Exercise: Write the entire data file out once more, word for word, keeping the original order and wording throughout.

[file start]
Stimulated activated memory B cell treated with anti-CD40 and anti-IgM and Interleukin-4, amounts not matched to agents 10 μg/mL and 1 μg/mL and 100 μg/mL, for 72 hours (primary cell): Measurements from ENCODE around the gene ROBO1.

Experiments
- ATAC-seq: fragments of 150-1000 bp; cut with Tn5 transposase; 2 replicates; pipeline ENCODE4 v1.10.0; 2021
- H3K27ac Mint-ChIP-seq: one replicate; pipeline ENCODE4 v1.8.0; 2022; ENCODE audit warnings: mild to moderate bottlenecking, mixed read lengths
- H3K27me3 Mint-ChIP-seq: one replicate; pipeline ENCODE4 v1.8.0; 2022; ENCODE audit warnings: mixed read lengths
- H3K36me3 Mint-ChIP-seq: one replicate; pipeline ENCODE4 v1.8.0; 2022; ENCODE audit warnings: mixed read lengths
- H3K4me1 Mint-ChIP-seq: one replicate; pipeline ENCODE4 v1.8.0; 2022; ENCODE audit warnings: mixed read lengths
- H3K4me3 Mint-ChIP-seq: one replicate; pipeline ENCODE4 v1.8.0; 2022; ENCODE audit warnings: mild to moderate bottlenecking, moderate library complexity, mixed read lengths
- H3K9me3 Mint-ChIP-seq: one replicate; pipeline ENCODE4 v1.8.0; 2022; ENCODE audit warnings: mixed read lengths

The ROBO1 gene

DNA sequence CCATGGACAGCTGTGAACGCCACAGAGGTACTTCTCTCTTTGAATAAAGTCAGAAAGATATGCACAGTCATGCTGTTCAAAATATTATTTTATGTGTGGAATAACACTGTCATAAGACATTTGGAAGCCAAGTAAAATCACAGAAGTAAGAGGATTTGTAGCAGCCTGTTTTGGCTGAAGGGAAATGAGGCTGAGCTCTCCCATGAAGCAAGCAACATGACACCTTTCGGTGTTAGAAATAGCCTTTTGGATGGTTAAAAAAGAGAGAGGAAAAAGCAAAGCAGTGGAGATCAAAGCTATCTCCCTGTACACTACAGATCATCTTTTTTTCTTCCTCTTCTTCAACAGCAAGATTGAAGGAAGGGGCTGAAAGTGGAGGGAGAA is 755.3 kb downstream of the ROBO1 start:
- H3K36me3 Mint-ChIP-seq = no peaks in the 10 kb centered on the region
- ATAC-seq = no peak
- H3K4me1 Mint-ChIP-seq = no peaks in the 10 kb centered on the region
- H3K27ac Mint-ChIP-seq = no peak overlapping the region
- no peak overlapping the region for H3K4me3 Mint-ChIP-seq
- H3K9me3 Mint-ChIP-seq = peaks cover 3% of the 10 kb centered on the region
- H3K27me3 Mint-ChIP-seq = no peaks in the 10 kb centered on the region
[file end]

Stimulated activated memory B cell treated with anti-CD40 and anti-IgM and Interleukin-4, amounts not matched to agents 10 μg/mL and 1 μg/mL and 100 μg/mL, for 72 hours (primary cell): Measurements from ENCODE around the gene ROBO1.

Experiments
- ATAC-seq: fragments of 150-1000 bp; cut with Tn5 transposase; 2 replicates; pipeline ENCODE4 v1.10.0; 2021
- H3K27ac Mint-ChIP-seq: one replicate; pipeline ENCODE4 v1.8.0; 2022; ENCODE audit warnings: mild to moderate bottlenecking, mixed read lengths
- H3K27me3 Mint-ChIP-seq: one replicate; pipeline ENCODE4 v1.8.0; 2022; ENCODE audit warnings: mixed read lengths
- H3K36me3 Mint-ChIP-seq: one replicate; pipeline ENCODE4 v1.8.0; 2022; ENCODE audit warnings: mixed read lengths
- H3K4me1 Mint-ChIP-seq: one replicate; pipeline ENCODE4 v1.8.0; 2022; ENCODE audit warnings: mixed read lengths
- H3K4me3 Mint-ChIP-seq: one replicate; pipeline ENCODE4 v1.8.0; 2022; ENCODE audit warnings: mild to moderate bottlenecking, moderate library complexity, mixed read lengths
- H3K9me3 Mint-ChIP-seq: one replicate; pipeline ENCODE4 v1.8.0; 2022; ENCODE audit warnings: mixed read lengths

The ROBO1 gene

DNA sequence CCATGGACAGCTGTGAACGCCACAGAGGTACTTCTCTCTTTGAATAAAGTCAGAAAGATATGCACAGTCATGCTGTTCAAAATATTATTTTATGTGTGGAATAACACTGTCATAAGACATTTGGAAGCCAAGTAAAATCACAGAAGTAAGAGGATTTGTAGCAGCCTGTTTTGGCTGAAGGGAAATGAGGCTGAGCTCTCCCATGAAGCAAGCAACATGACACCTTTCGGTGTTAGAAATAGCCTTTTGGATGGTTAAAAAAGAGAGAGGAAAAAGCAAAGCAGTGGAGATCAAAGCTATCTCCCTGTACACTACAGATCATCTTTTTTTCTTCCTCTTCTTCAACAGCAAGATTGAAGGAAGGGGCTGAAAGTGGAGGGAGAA is 755.3 kb downstream of the ROBO1 start:
- H3K36me3 Mint-ChIP-seq = no peaks in the 10 kb centered on the region
- ATAC-seq = no peak
- H3K4me1 Mint-ChIP-seq = no peaks in the 10 kb centered on the region
- H3K27ac Mint-ChIP-seq = no peak overlapping the region
- no peak overlapping the region for H3K4me3 Mint-ChIP-seq
- H3K9me3 Mint-ChIP-seq = peaks cover 3% of the 10 kb centered on the region
- H3K27me3 Mint-ChIP-seq = no peaks in the 10 kb centered on the region